Swordfish Mk II
|This page is about the gift British bomber Swordfish Mk II. For the regular version, see Swordfish Mk I.|
- 1 Description
- 2 General info
- 3 Armaments
- 4 Usage in battles
- 5 History
- 6 Media
- 7 See also
- 8 External links
While the Swordfish Mk II boasts a good stall speed, performing sharp turns will bleed your speed at an alarming rate. Under no circumstances should you attempt a steeply banked turn near the ground as you will lose a lot of altitude in the process. Instead, perform a shallow banked turn with the assistance of the rudder.
|Characteristics|| Max Speed
(km/h at 1,800 m)
| Max altitude
| Turn time
| Rate of climb
| Take-off run|
|Combat flaps||Take-off flaps||Landing flaps||Air brakes||Arrestor gear|
|Wings (km/h)||Gear (km/h)||Flaps (km/h)||Max Static G|
|Optimal velocities (km/h)|
|< 200||< 220||< 260||> 310|
Survivability and armour
Examine the survivability of the aircraft. Note how vulnerable the structure is and how secure the pilot is, whether the fuel tanks are armoured, etc. Describe the armour, if there is any, and also mention the vulnerability of other critical aircraft systems.
Modifications and economy
The Swordfish Mk II is armed with:
- 1 x 7.7 mm Vickers E machine gun, nose-mounted (600 rpg)
2 x G.P. 500 lb Mk.IV bomb
The Swordfish Mk II can be outfitted with the following ordnance:
- 4 x 250 lb G.P. Mk.IV bombs (1,000 lb total)
- 6 x 250 lb G.P. Mk.IV bombs (1,500 lb total)
- 2 x 500 lb G.P. Mk.IV bombs + 2 x 250 lb G.P. Mk.IV bombs (1,500 lb total)
- 1 x 450 mm 18 inch Mark XII torpedo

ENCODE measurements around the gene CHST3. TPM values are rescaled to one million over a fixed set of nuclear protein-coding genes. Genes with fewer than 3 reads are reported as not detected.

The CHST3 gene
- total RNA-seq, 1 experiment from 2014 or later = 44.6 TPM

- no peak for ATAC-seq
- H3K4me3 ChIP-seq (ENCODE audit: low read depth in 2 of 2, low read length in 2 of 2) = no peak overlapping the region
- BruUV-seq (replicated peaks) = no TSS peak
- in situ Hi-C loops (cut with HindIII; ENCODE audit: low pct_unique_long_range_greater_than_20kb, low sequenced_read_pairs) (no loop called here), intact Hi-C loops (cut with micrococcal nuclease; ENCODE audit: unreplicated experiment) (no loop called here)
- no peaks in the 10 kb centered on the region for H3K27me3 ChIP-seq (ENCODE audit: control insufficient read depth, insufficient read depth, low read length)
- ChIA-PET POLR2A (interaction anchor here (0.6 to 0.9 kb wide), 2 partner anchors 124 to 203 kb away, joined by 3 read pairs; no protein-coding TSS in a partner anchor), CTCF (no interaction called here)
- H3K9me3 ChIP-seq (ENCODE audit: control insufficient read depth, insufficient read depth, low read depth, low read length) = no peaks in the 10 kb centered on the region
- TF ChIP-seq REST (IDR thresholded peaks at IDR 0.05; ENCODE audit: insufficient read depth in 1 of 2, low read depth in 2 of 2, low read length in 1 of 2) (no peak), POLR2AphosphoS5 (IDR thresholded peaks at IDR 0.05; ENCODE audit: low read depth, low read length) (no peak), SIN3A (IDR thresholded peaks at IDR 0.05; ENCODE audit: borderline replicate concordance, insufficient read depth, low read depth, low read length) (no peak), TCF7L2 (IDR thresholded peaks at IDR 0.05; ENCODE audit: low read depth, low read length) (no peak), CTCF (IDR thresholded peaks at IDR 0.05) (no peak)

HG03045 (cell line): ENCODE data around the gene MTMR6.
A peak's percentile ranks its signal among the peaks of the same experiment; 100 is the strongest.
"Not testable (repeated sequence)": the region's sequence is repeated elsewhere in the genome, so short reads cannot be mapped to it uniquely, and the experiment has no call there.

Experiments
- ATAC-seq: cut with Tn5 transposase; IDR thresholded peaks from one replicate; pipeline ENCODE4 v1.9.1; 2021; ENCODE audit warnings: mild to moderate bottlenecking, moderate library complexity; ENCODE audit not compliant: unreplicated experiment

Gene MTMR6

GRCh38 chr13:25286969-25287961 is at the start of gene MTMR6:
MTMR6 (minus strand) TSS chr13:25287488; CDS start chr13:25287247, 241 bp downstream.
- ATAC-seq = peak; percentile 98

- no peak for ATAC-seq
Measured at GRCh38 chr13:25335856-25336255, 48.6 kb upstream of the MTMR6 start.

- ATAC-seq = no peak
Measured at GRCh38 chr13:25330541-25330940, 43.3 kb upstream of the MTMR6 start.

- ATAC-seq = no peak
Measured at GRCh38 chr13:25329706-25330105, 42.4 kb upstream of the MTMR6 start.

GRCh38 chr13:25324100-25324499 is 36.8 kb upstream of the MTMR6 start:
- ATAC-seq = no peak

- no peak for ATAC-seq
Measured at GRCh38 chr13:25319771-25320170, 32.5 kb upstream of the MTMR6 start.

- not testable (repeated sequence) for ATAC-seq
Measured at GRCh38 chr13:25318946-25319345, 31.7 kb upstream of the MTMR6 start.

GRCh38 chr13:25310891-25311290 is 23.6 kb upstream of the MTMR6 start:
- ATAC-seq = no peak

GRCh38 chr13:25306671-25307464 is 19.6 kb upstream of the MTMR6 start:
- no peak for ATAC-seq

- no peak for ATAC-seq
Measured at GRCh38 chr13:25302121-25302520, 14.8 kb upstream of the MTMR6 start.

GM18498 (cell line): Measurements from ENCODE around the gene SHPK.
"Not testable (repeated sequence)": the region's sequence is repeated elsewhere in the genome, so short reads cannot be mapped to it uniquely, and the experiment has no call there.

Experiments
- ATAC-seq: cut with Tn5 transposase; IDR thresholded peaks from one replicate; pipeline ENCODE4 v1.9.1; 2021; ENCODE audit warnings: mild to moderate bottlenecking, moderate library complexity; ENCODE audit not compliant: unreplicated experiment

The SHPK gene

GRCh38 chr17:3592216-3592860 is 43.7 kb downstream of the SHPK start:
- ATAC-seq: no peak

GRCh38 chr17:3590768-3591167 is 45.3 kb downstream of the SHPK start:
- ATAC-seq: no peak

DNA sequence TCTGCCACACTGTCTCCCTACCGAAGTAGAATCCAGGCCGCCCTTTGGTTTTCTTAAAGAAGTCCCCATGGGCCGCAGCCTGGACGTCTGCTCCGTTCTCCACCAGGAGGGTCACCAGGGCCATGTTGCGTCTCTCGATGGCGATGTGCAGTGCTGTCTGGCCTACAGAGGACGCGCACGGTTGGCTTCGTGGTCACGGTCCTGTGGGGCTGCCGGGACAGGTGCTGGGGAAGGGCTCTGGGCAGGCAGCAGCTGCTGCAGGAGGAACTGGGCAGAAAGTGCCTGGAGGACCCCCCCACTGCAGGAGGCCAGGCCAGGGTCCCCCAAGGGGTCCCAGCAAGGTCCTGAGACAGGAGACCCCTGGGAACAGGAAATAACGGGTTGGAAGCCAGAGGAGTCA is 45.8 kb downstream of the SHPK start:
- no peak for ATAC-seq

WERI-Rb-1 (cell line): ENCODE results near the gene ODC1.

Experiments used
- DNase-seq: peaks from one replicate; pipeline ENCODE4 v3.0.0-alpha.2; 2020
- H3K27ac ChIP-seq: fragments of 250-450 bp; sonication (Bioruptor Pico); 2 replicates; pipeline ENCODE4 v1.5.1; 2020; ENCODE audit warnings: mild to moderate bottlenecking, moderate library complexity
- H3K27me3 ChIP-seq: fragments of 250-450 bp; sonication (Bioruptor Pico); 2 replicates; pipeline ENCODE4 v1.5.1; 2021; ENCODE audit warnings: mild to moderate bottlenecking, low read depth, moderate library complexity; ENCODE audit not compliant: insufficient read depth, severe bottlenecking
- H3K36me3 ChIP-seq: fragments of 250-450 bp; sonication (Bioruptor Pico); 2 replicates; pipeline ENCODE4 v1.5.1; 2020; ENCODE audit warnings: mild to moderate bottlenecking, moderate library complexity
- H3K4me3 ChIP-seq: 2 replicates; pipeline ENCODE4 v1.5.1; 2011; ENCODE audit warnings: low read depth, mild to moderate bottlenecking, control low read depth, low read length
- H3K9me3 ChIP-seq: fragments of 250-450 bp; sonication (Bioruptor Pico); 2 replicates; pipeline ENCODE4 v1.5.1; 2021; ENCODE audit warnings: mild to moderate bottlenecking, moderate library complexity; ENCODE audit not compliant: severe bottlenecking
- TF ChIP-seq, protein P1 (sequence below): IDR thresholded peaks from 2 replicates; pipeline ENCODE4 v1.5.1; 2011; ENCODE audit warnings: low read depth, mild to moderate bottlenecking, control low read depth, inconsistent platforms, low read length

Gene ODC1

- 8 x AP Mk I rockets
- 8 x RP-3 rockets
The Swordfish Mk II is defended by:
- 1 x 7.7 mm Vickers K machine gun, dorsal turret (600 rpg)
Usage in battles
This aircraft will ultimately be outperformed by any aircraft it faces, so its key strength is the payload. Most noticeably, the RP-3 rockets which can be fired independently of each other is sufficient to attack light pillboxes and light to medium tanks, even at higher tiers!
In air RB, try to avoid getting into air combat as your weaponry is insufficient. When it comes to defending yourself, you really don't have much of a choice. Your machine guns are inadequate and most players would shrug off your spray. The recommendation is to always have a teammate keeping an eye on you as you do your duties
In Ground RB, spawn only if you think that the enemy does not have anti-aircraft vehicles in battle since your slow speed makes it easy for the enemy to shoot you down!
In Naval battles, you should only engage naval targets when you think the target is distracted (for example, while they're attacking an allied ship).
Manual Engine Control
|Not controllable|| Not controllable
Not auto controlled
| Not controllable
Not auto controlled
| Not controllable
Not auto controlled
|Combined|| Not controllable
Pros and cons
- Allows the use of WEP, unlike the Mk I, as well as a larger oil cooler
- Very versatile with multiple payload options
- Excellent stall speed of 96 km/h
- Surprisingly good turning radius for a bomber
- Rockets can be fired off independently, starting on the left wing
- Engine has less horsepower than the Mk I - very slow without WEP!
- Poorer climb rate than the Mk I
- Clumsier/bulkier than the Mk I
- Sharp turns bleeds speed at an alarming rate
- Inadequate defence weaponry
- Large minimum fuel load (>40 minutes)
The Swordfish is the second variant of the legendary Fairey Swordfish, the primary carrier-based torpedo bomber of the Royal Air Force. Despite being extremely obsolete by the outbreak of the Second World war, the Swordfish remained a crucial asset to the Fleet Air Arm. It was involved in many notable engagements, including the hunt for Bismarck and attack on Taranto. The Mk II variant was introduced in 1943, and featured the ability to mount rockets on underwing brackets.
Design and development